The ABO system is the most important blood-group system in human-blood transfusion. The associated anti-A and anti-B antibodies are usually immunoglobulin M, abbreviated IgM, antibodies. ABO IgM antibodies are produced in the first years of life by sensitization to environmental substances such as food, bacteria, and viruses. The original terminology used by Dr. Karl Landsteiner in 1901 for the classification is A/B/C; in later publications "C" became "O". "O" is often called 0 (zero, or null) in other languages. The Austrian Federal Ministry of Health claims the original terminology used by Dr. Karl Landsteiner in 1901 for the classification is 0(Zero)/A/B/AB and that in later publications "0" became "O" in most of English language countries.
Red blood cell compatibility
Blood group AB individuals have both A and B antigens on the surface of their RBCs, and their blood plasma does not contain any antibodies against either A or B antigen. Therefore, an individual with type AB blood can receive blood from any group (with AB being preferable), but cannot donate blood to any group other than AB. They are known as universal recipients.
Blood group A individuals have the A antigen on the surface of their RBCs, and blood serum containing IgM antibodies against the B antigen. Therefore, a group A individual can receive blood only from individuals of groups A or O (with A being preferable), and can donate blood to individuals with type A or AB.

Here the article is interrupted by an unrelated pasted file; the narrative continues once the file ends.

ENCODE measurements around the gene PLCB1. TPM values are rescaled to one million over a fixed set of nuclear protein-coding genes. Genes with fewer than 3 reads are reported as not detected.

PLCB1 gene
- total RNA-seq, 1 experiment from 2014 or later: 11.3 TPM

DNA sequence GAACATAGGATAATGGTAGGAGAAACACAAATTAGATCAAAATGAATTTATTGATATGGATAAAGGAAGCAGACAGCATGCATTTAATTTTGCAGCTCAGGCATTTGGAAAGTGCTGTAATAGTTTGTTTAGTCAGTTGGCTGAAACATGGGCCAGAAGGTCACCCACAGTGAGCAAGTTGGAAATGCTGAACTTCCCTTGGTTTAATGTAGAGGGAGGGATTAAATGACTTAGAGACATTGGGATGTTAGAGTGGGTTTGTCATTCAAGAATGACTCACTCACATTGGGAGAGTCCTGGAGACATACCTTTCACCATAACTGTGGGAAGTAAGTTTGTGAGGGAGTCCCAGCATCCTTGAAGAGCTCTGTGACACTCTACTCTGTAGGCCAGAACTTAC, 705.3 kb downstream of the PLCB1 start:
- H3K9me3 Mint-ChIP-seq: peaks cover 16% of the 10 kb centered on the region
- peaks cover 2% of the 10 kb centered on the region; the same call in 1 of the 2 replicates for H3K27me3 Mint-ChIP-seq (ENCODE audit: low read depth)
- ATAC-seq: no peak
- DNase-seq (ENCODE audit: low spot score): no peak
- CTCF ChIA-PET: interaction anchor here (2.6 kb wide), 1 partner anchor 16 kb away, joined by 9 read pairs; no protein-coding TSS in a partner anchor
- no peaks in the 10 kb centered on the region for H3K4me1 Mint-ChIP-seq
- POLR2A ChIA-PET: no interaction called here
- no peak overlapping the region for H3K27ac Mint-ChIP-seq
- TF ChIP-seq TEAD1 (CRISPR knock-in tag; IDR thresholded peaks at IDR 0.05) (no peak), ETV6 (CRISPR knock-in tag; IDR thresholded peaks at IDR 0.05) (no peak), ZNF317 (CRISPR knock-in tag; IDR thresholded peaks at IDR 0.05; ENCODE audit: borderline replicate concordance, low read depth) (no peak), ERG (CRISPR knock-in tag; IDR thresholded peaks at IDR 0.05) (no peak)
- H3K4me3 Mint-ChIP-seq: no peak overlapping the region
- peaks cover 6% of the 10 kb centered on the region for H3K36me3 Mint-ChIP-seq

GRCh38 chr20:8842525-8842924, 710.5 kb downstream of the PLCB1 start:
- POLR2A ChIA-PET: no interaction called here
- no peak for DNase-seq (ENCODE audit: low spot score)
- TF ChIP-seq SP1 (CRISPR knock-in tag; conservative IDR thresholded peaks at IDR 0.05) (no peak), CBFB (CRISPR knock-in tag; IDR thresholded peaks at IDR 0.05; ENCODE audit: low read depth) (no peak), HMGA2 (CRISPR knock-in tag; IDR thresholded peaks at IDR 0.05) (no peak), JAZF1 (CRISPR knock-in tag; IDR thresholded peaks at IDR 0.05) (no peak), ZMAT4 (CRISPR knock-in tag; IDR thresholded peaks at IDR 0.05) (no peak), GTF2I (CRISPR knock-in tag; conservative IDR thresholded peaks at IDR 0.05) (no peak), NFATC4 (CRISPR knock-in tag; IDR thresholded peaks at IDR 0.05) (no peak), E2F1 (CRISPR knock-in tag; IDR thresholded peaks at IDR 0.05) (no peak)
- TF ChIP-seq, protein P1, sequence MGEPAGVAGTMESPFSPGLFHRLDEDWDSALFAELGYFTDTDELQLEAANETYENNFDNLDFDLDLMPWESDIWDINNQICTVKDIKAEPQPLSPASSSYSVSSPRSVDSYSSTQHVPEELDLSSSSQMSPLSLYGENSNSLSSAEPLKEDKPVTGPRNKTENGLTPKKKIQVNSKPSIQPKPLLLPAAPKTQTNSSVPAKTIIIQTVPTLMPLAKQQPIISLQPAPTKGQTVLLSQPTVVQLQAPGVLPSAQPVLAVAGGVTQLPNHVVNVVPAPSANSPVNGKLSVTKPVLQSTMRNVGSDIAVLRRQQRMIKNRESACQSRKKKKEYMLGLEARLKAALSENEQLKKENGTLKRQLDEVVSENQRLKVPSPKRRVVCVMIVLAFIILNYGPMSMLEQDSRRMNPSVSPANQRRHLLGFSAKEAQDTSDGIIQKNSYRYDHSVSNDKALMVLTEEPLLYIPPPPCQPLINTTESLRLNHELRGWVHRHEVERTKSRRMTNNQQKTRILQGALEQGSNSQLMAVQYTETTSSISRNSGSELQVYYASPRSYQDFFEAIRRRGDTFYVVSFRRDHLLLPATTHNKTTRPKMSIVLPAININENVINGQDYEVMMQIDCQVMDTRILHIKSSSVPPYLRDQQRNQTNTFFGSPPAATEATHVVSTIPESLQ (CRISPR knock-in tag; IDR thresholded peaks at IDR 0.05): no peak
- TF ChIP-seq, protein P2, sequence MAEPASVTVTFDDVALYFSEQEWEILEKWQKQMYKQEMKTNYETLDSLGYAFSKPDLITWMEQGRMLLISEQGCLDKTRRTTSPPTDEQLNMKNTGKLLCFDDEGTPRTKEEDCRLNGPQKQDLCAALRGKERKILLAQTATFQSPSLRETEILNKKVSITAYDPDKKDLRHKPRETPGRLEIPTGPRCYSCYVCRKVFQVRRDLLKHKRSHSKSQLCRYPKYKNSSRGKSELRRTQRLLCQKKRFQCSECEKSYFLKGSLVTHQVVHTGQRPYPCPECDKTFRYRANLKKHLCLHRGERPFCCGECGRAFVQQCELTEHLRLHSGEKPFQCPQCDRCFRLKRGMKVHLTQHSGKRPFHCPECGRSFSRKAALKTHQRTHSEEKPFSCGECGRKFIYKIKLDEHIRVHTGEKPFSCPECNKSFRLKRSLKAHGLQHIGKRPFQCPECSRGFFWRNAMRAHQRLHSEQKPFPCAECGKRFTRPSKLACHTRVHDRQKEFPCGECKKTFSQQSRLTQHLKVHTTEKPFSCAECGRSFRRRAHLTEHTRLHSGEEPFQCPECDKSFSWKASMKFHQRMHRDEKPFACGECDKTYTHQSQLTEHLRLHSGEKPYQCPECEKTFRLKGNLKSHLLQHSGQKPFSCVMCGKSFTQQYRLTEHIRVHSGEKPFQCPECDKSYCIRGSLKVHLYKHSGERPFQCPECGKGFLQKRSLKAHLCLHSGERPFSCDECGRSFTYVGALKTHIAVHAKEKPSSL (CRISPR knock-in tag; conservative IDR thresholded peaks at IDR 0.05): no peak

Blood group B individuals have the B antigen on the surface of their RBCs, and blood serum containing IgM antibodies against the A antigen. Therefore, a group B individual can receive blood only from individuals of groups B or O (with B being preferable), and can donate blood to individuals with type B or AB.
Blood group O (or blood group zero in some countries) individuals do not have either A or B antigens on the surface of their RBCs, and their blood serum contains IgM anti-A and anti-B antibodies. Therefore, a group O individual can receive blood only from a group O individual, but can donate blood to individuals of any ABO blood group (i.e., A, B, O or AB). If a patient in a hospital situation needs a blood transfusion in an emergency, and if the time taken to process the recipient's blood would cause a detrimental delay, O negative blood can be issued. Because it is compatible with anyone, O negative blood is often overused and consequently is always in short supply. According to the American Association of Blood Banks and the British Chief Medical Officer’s National Blood Transfusion Committee, the use of group O RhD negative red cells should be restricted to persons with O negative blood, women who might be pregnant, and emergency cases in which blood-group testing is genuinely impracticable.